* The Philadelphia Flyers’ bid for a playoff spot is being challenged by the
upstart New York Islanders, who have won six of their last eight games and
are just four points behind the Flyers for the lead in the Atlantic division
after defeating the Boston Bruins 2-1 in overtime last night. The winner of
that division will most likely take the second seed in the Eastern
Conference behind the Bruins, who currently lead Philadelphia in the
conference by five points. Despite losing to the Islanders on Thursday,
Boston gained one point on Philly, who lost to Montreal 3-1. Boston,
Philadelphia and the Islanders each have five games left to play in the
regular NHL season.
* The Atlanta Hawks dealt the faltering Indiana Pacers yet another blow last
night, defeating them 95-94 for their fifth loss in six games. Last night
also marked the only time that the Pacers had lost to Atlanta since their
first season in the NBA in 1976-77. Nazr Mohammed scored 18 points and Jason
Terry had 17 for the Hawks, who held the lead through the entire contest. To
make matters worse, the loss dropped Indiana into a tie with the Toronto
Raptors for the eighth and final playoff spot in the league’s Eastern
Conference. Indiana will be facing the Raptors twice in the next week, in
Toronto on Sunday and on Wednesday in Indianapolis.
* Police reported yesterday that the national college football champion
Miami Hurricanes had trade secrets stolen from right under their noses and
disseminated on the Internet, in the form of the team’s offensive and
defensive playbooks, which Coral Gables police said were removed from a
coach’s office last month. Team officials only learned of the theft on March
28 when the books were returned in manilla envelopes addressed to Ken
Dorsey, the Hurricanes’ quarterback and a Heisman Trophy finalist last
season. Pages from the playbooks were scanned onto a website called
“Sandman’s 4-3 Defense On-Line,” named after a popular defense in
linemen are backed by three linebackers. Police and FBI officials are
investigating the case but have no suspects at this time. Coach Larry Coker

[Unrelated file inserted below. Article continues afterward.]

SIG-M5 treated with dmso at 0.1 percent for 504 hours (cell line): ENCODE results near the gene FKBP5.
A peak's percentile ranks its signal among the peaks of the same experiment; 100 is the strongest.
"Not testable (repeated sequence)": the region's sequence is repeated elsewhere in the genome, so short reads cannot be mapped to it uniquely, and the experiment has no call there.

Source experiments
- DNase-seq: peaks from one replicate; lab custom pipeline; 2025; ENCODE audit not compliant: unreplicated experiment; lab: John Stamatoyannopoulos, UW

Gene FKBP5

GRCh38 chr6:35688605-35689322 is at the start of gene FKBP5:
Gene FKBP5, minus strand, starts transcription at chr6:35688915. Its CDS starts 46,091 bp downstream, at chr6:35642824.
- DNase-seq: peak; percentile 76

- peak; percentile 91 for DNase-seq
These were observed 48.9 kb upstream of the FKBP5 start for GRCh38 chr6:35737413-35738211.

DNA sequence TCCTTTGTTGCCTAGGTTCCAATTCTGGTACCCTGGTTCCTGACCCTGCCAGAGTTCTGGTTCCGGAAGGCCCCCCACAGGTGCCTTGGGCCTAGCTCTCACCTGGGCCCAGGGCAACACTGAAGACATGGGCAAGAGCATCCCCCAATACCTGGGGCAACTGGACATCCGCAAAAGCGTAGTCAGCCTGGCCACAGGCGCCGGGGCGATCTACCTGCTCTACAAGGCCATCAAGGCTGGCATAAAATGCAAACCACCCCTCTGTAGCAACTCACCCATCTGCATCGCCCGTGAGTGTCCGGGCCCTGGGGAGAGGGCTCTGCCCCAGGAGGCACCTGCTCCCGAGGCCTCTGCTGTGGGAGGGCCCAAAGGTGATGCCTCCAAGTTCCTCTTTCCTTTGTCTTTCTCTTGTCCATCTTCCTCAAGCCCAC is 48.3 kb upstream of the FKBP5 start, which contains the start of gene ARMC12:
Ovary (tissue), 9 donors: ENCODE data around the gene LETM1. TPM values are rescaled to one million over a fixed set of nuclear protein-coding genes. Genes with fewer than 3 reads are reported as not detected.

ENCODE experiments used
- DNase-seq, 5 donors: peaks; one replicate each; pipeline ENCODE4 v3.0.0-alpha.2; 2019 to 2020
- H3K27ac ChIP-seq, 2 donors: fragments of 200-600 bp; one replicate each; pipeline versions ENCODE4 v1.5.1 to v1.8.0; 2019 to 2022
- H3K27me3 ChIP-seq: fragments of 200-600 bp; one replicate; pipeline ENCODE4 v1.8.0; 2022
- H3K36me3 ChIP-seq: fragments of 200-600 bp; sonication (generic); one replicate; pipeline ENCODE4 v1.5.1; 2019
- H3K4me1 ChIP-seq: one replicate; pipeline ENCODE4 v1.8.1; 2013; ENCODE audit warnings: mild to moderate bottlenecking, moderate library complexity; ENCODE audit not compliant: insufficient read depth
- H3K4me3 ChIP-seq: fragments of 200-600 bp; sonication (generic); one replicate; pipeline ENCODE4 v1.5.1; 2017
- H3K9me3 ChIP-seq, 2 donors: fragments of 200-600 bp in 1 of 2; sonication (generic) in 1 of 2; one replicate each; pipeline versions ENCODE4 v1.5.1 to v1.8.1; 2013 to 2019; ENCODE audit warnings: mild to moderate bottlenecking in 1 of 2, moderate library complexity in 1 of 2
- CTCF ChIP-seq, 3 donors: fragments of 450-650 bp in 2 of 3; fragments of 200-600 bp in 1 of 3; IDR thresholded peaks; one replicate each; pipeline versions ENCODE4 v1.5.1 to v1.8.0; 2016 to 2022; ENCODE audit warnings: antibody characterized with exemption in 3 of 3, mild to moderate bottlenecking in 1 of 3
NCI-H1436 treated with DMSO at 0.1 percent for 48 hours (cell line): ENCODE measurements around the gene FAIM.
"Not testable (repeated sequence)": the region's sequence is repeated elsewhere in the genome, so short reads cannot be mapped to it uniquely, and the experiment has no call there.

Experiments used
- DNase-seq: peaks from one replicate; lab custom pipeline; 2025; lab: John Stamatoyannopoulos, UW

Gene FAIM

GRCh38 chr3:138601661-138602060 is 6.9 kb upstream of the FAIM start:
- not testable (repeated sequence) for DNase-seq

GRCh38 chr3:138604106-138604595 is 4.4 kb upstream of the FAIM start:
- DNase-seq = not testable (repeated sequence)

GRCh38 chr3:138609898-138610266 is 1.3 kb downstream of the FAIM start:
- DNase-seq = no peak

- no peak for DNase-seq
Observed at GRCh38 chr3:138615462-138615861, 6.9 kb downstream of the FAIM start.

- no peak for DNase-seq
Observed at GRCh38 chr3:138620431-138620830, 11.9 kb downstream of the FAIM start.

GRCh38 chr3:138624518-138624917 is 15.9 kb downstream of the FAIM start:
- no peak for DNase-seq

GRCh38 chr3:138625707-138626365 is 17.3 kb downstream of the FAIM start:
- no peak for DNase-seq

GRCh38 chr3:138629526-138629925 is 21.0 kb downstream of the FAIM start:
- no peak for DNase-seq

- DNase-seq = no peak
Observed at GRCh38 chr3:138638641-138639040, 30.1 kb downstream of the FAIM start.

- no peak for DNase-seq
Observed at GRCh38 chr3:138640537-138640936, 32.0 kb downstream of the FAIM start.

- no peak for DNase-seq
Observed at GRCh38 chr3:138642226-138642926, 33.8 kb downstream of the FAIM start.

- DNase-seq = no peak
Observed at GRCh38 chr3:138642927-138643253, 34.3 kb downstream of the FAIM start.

did not appear very concerned about the theft, explaining, “The ones we
out, they pretty much don’t have a lot of meat and potatoes. They do have
some basic things in them that are important, but nothing they can’t get off
Golf at Widener, 1:00 p.m.
Baseball hosts Ursinus, 3:00 p.m.
Track and field hosts Johns Hopkins, 10:30 a.m.
Men’s tennis vs. Emory (at Washington), 10:30 a.m.
Women’s lacrosse hosts Dickinson, 12:00 p.m.
Baseball at Western Maryland (DH), 1:00 p.m.
Women’s tennis hosts Dickinson, 1:00 p.m.
Softball at Dickinson (DH), 1:00 p.m.
Men’s lacrosse hosts Dickinson, 3:00 p.m.
Ultimate at Spring Phling – Penn State (State College, PA)
Women’s rugby at West Chester University tournament
Ultimate at Spring Phling – Penn State (State College, PA)
Women’s rugby at West Chester University tournament
QUOTE OF THE DAY
“Assuming either the Left Wing or the Right Wing gained control of the
country, it would probably fly around in circles.”
Interested in reporting or writing for the Gazette?
Got a news or sports tip for us?
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Contact the staff at email@example.com
Section Editors: Karla Gilbride
Pei Pei Liu
Online Editor: David Bing
Weathercaster: Boy Meets Tractor
News Reporters: Mary Harrison
Sportswriters: Muhsin Abdur-Rahman
Photographer: Casey Reed
World News: Pei Pei Liu
World Sports: Karla Gilbride
The Daily Gazette is published Monday through Friday by an independent
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notably the Associated Press (www.ap.org), Reuters
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This concludes today’s report.